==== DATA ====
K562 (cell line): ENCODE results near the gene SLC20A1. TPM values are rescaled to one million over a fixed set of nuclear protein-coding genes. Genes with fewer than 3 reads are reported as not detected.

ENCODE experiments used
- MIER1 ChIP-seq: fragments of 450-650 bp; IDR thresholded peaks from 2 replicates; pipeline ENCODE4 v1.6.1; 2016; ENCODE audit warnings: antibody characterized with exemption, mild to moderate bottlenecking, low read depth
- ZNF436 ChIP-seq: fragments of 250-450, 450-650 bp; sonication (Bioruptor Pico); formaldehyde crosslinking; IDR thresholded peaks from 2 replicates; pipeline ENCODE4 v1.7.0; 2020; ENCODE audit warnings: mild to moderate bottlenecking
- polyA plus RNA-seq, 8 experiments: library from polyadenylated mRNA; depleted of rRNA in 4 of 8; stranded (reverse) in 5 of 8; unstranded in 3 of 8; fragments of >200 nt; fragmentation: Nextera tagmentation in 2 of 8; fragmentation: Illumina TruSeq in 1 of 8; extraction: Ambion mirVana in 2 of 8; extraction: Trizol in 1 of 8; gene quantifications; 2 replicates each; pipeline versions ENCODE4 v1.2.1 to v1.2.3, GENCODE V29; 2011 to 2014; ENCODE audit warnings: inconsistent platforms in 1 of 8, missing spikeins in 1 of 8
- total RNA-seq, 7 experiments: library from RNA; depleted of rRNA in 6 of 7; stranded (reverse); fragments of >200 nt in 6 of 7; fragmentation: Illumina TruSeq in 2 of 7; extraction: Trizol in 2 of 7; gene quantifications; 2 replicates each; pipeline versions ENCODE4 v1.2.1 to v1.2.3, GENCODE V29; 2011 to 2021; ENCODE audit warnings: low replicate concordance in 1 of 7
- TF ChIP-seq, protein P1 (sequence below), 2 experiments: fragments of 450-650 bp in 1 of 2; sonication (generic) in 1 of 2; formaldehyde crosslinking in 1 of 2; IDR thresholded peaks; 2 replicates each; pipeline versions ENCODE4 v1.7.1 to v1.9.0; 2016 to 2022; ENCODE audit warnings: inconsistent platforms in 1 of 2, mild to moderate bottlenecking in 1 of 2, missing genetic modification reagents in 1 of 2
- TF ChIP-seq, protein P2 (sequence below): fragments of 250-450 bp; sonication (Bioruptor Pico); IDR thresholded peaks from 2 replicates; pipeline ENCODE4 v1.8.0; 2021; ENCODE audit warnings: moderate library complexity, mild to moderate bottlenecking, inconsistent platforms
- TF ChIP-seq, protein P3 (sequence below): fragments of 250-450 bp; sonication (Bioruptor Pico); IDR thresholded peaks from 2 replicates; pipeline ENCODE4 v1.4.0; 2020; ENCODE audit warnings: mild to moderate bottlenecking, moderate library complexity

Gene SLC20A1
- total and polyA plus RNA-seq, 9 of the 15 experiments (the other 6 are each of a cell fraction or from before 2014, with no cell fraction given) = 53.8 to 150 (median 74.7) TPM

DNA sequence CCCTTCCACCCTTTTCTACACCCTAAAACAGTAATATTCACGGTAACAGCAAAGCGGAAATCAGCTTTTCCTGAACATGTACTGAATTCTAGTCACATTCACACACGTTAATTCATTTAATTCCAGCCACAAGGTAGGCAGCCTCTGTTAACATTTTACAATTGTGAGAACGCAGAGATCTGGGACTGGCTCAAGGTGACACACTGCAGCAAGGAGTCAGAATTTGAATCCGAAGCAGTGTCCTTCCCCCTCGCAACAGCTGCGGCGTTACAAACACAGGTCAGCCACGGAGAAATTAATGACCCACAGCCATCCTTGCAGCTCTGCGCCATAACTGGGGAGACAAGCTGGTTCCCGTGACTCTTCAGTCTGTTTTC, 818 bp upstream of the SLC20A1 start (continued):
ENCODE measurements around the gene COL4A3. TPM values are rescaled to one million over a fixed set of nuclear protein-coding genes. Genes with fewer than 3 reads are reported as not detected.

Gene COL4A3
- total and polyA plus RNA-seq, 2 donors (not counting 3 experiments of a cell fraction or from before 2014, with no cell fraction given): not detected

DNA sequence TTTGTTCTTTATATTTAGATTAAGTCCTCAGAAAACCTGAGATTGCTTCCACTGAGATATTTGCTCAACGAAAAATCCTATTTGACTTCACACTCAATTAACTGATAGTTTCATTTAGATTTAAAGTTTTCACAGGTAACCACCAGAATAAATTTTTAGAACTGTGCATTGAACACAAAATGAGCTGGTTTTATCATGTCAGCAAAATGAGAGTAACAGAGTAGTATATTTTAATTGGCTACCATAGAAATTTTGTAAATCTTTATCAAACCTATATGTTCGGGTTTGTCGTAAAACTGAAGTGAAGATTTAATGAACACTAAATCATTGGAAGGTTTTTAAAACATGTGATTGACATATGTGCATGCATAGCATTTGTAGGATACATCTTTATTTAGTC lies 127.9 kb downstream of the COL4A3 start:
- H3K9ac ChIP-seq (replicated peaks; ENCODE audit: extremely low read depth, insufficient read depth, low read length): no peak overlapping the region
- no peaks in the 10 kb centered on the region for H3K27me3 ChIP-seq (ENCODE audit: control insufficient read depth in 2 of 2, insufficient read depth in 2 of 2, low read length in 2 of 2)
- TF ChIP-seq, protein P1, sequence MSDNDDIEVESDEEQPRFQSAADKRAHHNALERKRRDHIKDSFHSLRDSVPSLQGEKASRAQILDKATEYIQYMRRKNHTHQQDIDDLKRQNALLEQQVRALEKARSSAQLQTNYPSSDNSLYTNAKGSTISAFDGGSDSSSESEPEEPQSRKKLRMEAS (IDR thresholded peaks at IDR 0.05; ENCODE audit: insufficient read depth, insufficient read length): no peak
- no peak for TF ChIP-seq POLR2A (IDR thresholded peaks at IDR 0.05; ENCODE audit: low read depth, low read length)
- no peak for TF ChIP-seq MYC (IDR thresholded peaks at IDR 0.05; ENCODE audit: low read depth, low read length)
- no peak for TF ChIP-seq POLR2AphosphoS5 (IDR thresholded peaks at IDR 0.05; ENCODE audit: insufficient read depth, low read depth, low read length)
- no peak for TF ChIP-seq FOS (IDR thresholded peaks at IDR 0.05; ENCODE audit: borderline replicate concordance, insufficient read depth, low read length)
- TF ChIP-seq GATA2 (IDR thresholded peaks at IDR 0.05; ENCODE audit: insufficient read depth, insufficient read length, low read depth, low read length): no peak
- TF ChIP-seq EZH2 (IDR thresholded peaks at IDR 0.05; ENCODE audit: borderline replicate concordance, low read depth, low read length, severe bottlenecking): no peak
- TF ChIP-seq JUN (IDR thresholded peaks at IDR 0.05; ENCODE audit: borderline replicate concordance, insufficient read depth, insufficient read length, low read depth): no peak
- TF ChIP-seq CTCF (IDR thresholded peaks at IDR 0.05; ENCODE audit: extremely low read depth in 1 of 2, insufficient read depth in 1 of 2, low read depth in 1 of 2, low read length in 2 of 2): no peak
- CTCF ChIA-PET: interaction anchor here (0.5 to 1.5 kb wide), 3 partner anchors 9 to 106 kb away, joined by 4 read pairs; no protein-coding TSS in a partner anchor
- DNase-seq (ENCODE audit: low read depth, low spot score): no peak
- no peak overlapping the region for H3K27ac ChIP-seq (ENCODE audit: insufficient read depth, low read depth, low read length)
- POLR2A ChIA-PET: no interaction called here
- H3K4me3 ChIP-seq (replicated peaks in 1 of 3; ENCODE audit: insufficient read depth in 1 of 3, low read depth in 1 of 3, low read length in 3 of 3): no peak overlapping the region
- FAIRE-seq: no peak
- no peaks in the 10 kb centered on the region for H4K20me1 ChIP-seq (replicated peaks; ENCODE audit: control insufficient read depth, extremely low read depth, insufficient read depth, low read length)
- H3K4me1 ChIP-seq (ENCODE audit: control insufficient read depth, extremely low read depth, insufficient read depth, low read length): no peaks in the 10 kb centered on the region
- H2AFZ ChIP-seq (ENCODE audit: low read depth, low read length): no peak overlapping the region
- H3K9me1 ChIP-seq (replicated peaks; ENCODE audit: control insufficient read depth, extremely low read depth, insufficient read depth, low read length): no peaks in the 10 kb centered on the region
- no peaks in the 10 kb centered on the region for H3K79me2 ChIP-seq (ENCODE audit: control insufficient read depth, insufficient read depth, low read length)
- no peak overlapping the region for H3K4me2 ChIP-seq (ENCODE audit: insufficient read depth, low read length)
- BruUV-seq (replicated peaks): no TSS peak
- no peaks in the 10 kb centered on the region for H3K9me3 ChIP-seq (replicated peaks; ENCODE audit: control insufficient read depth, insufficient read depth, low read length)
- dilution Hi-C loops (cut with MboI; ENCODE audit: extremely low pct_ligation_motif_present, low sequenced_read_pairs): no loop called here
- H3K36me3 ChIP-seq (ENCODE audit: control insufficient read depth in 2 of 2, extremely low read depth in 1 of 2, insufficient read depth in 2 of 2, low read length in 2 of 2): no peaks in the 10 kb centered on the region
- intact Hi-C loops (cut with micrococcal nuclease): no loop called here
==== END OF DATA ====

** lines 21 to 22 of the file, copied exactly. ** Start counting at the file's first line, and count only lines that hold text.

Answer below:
- no peak for TF ChIP-seq MYC (IDR thresholded peaks at IDR 0.05; ENCODE audit: low read depth, low read length)
- no peak for TF ChIP-seq POLR2AphosphoS5 (IDR thresholded peaks at IDR 0.05; ENCODE audit: insufficient read depth, low read depth, low read length)